Checkout is the last impact of the experience you offer to the customer, and making it as convenient and pleasant as possible helps to build shopper loyalty.
An interesting study from M/A/R/C Research, which was recently discussed on Retailwire, says that of 13,000 customers surveyed, 43 per cent of them said that long queues at the checkout/billing counter would affect their decision to shop at a particular retailer in the future.
It was found that four out of five shoppers are satisfied with wait times at stores in most cases. However, it also found that 10 per cent were exasperated enough to leave a checkout line if the wait became too lengthy.
The survey, conducted in April, found that customers are satisfied (79 per cent extremely/very satisfied) with an average wait time of about four minutes or less. The only exception is for club stores, where an average wait time slightly over four minutes was deemed still acceptable by those surveyed. After four minutes, the satisfaction levels drop considerably across seven other channels: grocery, consumer electronics, department, drug, home improvement, mass merchandisers, and office supply stores.
However, the good news for Indian retailers is that consumers who were surveyed are not from this part of the world. But, most of the Indian retailers cannot deny fact that they are imitating the western model, and future of their store/mindset of their consumer could be the same. Moreover, unlike the United States, organised retail accounts for only about five per cent of total market; the challenge here is to retain consumers and pull them back to the store. Indian consumer will always have an option to go and pick his daily needs from the mom-and-pop store, where there are no queues, no barcode scanners, no electronic billing and no guards to peep into the shopping bags.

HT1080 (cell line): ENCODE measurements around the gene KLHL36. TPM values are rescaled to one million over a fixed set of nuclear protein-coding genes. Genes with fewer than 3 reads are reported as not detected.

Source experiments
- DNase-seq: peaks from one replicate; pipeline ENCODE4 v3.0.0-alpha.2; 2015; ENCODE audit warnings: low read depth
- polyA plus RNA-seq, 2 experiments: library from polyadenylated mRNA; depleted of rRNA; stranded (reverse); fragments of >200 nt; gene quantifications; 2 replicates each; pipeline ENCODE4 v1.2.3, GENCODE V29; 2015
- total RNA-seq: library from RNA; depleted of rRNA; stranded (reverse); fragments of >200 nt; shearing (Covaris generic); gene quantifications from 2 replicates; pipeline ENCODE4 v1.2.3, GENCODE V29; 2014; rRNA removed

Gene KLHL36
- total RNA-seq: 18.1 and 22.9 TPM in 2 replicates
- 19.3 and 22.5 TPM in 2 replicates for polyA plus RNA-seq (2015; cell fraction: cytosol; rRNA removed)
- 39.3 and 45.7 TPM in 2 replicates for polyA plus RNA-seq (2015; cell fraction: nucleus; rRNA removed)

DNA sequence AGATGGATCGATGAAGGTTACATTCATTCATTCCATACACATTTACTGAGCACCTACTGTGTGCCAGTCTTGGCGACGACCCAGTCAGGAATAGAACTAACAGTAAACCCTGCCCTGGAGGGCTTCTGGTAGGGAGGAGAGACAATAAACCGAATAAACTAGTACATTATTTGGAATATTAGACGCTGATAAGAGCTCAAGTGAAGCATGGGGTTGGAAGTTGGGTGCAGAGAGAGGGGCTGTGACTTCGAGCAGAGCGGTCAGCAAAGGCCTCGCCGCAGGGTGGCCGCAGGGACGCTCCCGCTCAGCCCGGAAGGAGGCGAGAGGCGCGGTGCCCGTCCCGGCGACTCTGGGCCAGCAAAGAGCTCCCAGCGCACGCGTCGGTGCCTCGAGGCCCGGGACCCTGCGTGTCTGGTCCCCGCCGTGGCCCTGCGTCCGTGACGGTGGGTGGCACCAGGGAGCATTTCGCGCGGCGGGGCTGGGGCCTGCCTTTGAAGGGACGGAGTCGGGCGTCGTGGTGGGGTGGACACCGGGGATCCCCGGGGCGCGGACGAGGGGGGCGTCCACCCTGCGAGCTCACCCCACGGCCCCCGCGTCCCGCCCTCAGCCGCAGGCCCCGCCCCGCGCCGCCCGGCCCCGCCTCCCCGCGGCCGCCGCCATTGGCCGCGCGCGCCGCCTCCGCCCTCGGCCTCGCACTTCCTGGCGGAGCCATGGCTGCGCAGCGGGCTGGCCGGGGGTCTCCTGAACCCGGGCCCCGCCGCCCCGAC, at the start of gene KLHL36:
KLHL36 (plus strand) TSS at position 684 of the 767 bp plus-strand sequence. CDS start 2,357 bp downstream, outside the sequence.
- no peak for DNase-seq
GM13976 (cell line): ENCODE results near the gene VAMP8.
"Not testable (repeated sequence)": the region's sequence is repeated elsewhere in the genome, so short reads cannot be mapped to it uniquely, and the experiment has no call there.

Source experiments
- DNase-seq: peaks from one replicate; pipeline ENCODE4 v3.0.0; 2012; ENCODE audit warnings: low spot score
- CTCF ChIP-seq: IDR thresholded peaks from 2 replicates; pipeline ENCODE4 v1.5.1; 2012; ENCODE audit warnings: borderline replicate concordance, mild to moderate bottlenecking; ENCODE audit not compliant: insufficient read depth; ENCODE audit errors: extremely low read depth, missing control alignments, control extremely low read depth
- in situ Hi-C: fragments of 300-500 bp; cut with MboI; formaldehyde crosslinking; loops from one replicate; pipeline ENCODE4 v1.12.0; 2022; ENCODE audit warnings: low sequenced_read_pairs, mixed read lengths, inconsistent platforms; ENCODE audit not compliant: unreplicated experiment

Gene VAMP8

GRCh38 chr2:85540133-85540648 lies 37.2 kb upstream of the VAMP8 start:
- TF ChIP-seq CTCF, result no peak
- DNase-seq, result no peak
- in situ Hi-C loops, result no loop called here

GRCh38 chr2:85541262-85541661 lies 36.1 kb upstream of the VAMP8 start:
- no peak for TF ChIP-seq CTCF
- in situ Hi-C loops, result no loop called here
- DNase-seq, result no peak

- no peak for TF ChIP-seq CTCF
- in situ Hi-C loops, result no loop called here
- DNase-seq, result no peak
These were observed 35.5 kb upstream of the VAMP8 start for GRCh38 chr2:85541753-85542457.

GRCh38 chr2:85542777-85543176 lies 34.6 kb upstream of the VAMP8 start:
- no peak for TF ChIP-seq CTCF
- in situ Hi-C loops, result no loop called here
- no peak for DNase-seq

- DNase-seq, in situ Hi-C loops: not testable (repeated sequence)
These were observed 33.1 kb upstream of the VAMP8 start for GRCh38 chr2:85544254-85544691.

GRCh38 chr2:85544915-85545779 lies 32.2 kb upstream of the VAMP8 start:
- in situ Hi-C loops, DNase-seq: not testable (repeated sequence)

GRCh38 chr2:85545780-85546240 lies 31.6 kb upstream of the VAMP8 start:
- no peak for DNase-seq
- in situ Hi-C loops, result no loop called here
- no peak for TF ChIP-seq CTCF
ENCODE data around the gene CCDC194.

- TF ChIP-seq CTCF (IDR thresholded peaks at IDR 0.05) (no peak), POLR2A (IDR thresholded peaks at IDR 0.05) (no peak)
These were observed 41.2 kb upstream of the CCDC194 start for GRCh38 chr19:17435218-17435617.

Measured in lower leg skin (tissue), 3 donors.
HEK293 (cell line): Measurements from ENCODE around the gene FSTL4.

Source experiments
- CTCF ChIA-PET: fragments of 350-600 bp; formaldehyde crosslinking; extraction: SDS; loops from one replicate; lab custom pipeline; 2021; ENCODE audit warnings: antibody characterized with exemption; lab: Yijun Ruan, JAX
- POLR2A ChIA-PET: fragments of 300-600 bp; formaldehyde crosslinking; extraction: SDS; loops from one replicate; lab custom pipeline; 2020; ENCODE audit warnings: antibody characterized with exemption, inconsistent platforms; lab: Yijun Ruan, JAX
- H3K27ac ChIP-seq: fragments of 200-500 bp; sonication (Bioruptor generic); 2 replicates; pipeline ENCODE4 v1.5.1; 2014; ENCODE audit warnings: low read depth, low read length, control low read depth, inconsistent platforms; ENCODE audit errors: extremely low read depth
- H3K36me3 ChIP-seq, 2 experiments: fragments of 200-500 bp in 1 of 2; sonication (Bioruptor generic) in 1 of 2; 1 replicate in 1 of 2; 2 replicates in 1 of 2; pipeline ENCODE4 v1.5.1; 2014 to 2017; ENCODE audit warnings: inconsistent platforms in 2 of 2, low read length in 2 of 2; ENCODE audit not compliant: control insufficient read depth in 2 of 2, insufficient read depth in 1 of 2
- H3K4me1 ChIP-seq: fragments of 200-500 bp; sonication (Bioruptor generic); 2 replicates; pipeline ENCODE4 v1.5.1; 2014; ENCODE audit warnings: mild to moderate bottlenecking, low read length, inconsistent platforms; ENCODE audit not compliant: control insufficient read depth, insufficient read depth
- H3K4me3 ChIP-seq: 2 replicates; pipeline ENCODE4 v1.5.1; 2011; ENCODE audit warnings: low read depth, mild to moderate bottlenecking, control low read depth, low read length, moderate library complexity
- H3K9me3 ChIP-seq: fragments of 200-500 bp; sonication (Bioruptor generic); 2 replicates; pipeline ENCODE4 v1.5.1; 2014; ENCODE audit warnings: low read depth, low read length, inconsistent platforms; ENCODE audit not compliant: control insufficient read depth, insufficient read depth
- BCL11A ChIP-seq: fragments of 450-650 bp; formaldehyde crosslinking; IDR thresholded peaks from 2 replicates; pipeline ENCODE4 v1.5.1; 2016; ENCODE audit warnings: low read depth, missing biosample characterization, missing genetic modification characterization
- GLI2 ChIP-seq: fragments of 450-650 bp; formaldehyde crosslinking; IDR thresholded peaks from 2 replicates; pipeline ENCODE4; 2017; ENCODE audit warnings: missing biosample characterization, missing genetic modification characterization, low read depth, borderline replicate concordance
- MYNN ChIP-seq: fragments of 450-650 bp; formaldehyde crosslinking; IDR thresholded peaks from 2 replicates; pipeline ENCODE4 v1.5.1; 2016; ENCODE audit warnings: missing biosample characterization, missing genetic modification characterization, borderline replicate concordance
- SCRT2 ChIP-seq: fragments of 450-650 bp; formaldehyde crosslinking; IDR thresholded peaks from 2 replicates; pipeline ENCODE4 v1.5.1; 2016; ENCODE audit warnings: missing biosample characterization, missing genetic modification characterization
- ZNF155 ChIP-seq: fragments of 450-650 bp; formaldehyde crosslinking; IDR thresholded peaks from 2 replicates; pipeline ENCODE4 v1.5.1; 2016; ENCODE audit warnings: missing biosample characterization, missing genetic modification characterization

What can you do to enhance the checkout of the shopper’s trip? Retailtainment is one way to do so, says Dan Nelson, CEO, Leadership Resources (quote from retailwire). According to her an overhead TV that show CNN latest news flashes and sound-bites; front-end music that is directed only to check out lines; store managers walking the check out lines to thank shoppers for their patronage; re-vamping the checkout areas to be less cluttered with impulse stuff; offering samples to shoppers in the checkout on things like hot cocoa on a cold day, or something refreshing if it is hot outside and focus on making this last 20 feet in the store as pleasant as possible, can help in enhancement of final impression with the shopper.
Last year, Associated Press did a story that informed that in Maryland, hand-held scanners are available for consumers at Bloom stores in Scaggsville and Rockville and a Martin’s Food Market in Eldersburg. These scanners allow consumers to scan their products themselves while picking them from shelves.
Once shopping is finished, customers head to the front of the store – a process that involves scanning a bar code generated by the personal scanner, swiping a personal card and – of course – paying. Shoppers are randomly picked for audits to ensure items haven’t been placed in the shopping cart without being scanned.
The process saves time, consumers can watch what they are spending, and it is a convenience.
– By Ranjan Kaplish
(The Retailwire discussion on this topic, with expert comments and poll results, will soon appear in Editorial/Analysis section of Indiaretailing)